How an Open Services Model Uncovers New Opportunities for Innovation

Companies with an eye for the future are turning their focus to the emerging field of open service innovation. Too often, when we think of a service process, we think of what the provider must do, but such thinking results in frustration for the customer – who will defect in an instant. When we think of service processes, think of the customer as a co‐producer of value.

Think of migrating from transaction chains to information chains, and then on to knowledge chains (or peer‐to‐peer knowledge webs to be more precise). By taking service process management into the cloud, services from multiple knowledge sources can be delivered with maximum flexibility and adaptability to meet the requirement that most services must be customized to meet customer requirements.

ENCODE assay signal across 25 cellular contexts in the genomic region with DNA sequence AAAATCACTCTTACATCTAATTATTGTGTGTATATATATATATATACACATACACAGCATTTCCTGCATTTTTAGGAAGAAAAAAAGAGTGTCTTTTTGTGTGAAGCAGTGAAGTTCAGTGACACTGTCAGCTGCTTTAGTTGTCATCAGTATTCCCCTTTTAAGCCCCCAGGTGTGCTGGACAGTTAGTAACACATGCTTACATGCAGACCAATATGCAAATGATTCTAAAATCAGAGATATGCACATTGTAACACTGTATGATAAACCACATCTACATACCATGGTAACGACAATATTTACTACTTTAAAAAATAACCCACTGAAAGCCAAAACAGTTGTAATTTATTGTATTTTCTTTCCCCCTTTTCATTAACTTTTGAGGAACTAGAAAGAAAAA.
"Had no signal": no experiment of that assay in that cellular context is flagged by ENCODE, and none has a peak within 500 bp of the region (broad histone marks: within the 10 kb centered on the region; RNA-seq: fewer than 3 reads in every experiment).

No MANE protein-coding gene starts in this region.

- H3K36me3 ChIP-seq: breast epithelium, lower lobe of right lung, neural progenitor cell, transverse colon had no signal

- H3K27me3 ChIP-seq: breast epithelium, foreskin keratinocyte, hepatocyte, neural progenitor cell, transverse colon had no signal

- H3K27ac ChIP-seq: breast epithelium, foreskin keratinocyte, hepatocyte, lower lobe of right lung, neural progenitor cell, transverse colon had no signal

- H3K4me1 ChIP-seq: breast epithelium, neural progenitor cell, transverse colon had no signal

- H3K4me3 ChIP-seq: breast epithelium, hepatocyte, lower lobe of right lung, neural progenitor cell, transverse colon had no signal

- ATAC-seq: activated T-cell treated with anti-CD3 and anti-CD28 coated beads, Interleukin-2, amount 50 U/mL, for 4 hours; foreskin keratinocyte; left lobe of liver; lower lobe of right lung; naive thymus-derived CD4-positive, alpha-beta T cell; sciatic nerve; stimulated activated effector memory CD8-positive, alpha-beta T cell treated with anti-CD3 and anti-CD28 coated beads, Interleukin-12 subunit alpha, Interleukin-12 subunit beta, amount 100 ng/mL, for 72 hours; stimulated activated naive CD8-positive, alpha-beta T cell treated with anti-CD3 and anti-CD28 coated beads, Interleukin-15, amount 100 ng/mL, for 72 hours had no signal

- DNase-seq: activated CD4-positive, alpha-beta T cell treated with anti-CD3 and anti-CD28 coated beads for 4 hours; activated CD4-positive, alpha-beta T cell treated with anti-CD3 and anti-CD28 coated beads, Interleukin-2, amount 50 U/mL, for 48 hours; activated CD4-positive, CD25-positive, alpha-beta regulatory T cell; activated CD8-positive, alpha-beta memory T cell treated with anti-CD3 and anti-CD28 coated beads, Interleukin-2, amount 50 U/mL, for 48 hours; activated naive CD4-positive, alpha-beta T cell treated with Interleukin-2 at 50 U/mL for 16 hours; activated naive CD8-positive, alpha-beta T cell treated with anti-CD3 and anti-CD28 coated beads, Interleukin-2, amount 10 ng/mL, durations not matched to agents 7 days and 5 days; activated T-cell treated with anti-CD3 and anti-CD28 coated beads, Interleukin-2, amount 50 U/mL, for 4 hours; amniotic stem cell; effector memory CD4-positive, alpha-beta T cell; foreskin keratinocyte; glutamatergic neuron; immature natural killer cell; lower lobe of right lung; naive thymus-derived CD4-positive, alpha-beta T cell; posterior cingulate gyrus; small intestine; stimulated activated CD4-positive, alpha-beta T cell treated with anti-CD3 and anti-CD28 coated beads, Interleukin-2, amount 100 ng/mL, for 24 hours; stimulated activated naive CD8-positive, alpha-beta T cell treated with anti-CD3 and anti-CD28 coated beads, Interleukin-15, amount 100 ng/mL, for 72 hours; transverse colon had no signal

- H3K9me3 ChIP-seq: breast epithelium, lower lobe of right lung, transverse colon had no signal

An excellent example cited in this article is Intuit, a UK small business accounting software provider, seems to have figured out a way to benefit from open innovation and social media. Rather than inviting the whole world, Intuit funnels only diehard users of QuickBooks to a site where they can exchange truly helpful information. For customers, that means quicker answers to problems. For the company, this volunteer army means less need for paid technicians.

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